A pan-European electricity grid


in Economics, Geek stuff, Politics, Science, The environment

Last month, The Economist made a convincing case that a pan-European electricity grid could help Europe move to a future more compatible with a stable climate:

This offshore grid is the germ of a big dream: a Europe-wide system of electricity highways. If it makes sense in the North Sea, it makes even more for wind and solar power from Spain and, one day, solar energy from the Sahara desert. And as well as Norwegian reservoirs, why not store power in existing Alpine valleys? This would reduce the need for more power stations to balance the spikes and troughs of renewables. Moreover if producers could trade energy over the grid in a single market, the benefits could be bigger still. European officials reckon energy savings of some 20-25% would be possible.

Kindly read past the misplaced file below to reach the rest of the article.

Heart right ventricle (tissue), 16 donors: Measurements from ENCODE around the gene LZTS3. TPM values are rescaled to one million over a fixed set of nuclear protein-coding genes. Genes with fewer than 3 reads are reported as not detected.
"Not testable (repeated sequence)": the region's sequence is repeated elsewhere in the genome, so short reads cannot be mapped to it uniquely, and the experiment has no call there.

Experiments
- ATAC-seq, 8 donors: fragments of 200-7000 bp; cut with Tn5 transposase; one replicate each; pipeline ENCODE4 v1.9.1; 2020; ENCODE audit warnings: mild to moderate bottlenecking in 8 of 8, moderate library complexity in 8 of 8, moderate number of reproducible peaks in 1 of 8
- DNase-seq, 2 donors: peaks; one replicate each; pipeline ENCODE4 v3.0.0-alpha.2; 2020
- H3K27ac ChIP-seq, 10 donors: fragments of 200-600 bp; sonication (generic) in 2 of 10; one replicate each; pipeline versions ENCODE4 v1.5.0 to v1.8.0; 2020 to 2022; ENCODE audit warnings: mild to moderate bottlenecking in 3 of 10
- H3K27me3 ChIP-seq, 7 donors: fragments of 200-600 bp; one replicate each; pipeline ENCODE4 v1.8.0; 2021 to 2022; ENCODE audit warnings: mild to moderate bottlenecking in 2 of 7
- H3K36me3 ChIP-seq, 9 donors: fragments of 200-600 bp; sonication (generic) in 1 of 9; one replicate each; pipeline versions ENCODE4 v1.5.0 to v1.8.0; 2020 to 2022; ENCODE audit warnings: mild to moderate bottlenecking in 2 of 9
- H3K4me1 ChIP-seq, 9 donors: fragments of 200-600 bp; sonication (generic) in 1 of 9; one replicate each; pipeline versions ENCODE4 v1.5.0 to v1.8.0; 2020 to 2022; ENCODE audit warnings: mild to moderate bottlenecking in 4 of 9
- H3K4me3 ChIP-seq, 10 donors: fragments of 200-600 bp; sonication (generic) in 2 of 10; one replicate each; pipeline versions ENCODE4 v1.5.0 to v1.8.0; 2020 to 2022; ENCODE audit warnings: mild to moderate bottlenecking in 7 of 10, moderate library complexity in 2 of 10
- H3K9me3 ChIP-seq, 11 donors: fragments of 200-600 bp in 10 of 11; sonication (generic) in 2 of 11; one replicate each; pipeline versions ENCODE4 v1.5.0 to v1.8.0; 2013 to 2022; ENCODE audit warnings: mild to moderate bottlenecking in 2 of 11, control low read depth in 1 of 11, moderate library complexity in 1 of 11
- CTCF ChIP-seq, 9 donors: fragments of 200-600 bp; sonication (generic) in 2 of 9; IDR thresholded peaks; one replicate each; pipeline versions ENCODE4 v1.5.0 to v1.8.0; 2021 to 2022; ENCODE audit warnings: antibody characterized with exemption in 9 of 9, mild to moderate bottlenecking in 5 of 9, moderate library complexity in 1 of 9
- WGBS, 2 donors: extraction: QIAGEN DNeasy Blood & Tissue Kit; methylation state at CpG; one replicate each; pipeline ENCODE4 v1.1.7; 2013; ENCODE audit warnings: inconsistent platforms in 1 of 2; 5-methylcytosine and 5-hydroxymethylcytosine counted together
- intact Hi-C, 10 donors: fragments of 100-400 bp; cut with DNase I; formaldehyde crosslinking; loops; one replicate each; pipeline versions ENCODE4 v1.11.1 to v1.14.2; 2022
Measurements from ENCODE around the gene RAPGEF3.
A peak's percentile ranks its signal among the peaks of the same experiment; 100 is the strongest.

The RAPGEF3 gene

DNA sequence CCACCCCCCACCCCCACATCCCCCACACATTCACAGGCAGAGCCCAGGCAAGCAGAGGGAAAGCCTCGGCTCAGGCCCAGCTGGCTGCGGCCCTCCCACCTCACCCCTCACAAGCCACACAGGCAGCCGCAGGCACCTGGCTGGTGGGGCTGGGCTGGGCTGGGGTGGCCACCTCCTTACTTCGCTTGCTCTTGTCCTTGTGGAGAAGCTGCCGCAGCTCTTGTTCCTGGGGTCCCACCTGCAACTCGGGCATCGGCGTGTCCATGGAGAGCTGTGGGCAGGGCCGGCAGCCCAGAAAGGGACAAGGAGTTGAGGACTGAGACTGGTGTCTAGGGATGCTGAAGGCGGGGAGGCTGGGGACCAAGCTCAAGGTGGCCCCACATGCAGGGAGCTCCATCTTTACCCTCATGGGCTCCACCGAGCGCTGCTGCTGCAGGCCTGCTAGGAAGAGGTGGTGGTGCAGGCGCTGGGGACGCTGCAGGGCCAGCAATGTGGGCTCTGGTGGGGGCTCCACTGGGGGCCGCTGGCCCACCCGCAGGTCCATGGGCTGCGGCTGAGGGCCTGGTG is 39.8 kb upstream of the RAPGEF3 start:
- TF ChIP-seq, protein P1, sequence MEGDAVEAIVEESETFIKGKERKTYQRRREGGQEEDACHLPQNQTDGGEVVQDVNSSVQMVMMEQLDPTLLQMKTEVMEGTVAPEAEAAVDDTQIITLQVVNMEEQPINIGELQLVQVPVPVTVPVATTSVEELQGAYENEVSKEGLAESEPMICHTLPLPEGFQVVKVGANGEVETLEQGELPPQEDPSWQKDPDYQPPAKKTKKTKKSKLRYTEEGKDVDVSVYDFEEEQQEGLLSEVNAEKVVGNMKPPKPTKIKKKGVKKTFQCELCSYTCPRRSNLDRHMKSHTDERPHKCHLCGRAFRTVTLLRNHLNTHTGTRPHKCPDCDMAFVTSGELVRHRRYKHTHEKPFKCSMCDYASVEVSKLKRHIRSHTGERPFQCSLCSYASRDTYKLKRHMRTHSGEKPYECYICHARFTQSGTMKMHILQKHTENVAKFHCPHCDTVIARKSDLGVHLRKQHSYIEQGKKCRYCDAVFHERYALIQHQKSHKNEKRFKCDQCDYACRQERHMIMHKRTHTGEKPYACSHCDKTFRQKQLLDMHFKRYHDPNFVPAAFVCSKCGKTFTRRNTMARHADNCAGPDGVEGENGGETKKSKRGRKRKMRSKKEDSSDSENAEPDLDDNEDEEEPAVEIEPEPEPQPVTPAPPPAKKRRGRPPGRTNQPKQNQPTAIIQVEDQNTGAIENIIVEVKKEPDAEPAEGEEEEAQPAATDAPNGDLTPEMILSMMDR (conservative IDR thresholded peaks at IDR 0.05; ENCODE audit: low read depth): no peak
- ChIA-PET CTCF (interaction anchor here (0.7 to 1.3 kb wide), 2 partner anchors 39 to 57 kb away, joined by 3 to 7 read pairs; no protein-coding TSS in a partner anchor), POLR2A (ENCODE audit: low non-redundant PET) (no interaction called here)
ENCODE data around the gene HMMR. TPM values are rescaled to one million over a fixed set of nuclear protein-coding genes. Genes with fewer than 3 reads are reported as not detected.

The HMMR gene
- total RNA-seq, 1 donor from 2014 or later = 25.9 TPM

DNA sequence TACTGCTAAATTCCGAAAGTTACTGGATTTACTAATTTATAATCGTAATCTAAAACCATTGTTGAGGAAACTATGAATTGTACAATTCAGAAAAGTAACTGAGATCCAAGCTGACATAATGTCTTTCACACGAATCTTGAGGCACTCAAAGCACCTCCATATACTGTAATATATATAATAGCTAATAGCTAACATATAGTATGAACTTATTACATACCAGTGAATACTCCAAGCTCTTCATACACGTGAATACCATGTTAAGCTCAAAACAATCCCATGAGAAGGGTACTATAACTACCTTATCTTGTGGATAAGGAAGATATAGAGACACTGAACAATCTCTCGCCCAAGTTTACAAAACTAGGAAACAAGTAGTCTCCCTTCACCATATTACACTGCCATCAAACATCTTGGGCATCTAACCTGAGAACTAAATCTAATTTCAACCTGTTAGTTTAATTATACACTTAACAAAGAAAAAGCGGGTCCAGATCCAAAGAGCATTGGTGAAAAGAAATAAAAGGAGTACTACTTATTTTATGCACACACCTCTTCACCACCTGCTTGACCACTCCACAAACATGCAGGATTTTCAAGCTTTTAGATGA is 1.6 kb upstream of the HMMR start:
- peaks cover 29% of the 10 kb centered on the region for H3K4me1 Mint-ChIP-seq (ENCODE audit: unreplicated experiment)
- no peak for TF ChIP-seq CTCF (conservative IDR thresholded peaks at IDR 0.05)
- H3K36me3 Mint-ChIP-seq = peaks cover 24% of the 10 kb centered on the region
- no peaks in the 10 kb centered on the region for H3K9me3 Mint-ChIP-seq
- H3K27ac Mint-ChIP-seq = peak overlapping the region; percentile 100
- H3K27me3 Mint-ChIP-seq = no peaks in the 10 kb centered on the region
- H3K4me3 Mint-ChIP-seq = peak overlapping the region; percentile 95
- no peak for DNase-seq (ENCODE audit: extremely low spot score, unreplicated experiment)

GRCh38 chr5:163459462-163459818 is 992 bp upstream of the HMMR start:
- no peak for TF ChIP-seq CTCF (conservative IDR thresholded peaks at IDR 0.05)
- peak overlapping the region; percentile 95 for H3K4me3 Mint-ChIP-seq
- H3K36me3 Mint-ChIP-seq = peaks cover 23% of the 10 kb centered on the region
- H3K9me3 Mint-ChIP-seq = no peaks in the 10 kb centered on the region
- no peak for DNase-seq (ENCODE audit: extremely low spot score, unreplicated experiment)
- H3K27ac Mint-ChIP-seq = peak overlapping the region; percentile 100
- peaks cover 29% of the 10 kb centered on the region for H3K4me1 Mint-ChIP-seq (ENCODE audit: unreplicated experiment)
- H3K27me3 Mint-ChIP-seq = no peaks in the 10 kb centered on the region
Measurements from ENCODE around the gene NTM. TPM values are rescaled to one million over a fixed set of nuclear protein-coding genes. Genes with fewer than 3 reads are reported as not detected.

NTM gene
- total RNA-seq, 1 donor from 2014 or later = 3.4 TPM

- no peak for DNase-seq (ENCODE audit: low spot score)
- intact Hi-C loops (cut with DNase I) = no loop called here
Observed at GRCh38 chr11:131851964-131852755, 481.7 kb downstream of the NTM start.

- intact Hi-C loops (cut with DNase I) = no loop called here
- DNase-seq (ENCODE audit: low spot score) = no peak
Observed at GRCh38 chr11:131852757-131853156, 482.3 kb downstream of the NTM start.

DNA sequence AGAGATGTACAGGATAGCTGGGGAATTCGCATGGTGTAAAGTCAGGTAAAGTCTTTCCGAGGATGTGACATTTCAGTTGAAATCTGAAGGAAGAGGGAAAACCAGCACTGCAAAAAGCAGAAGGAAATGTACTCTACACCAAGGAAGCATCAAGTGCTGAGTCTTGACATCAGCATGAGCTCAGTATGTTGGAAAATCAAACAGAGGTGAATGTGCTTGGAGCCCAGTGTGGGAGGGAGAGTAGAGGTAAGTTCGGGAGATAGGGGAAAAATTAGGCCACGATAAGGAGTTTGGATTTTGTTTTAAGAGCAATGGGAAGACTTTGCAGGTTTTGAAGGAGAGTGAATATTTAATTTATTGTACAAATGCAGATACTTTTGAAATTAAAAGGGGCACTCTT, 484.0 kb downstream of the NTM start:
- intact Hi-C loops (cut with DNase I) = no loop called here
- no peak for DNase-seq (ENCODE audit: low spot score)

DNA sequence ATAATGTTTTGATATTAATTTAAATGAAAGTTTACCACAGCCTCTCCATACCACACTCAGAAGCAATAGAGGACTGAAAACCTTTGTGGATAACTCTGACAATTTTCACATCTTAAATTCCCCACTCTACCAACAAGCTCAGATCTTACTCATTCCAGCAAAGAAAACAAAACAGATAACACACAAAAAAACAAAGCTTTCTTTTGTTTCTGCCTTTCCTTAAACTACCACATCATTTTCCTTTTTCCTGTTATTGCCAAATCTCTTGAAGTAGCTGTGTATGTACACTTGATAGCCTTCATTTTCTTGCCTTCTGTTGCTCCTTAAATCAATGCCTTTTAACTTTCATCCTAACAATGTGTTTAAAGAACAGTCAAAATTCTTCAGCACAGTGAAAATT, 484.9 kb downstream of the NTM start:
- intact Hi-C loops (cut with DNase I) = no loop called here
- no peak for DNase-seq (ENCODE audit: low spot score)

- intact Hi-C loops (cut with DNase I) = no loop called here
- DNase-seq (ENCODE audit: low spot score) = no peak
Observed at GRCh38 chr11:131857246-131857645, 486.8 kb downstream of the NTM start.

Such ideas have nostalgic appeal because the European Union was born from a move to pool energy sources in 1951 in the European Coal and Steel Community. These days the EU can be the community of wind and sun, not to mention gas and nuclear power. The trouble is that such dreams are not cheap. The European Commission this week said that €1 trillion ($1.4 trillion) of investment would be needed in the next decade. Most should come from the industry, but a chunk must also come from already tight public budgets.

They are wrong, however, to claim that rising natural gas consumption is not a major problem. Burning gas may be a better way to get a kilowatt-hour of electricity than burning coal, but both are unacceptable in a world where carbon dioxide concentrations are already dangerously high.

Europe’s improved grid should be connecting energy demand centres to diverse and disparate sources of renewable wind, solar, geothermal, and tidal energy – not perpetuating dependence on fossil fuels.

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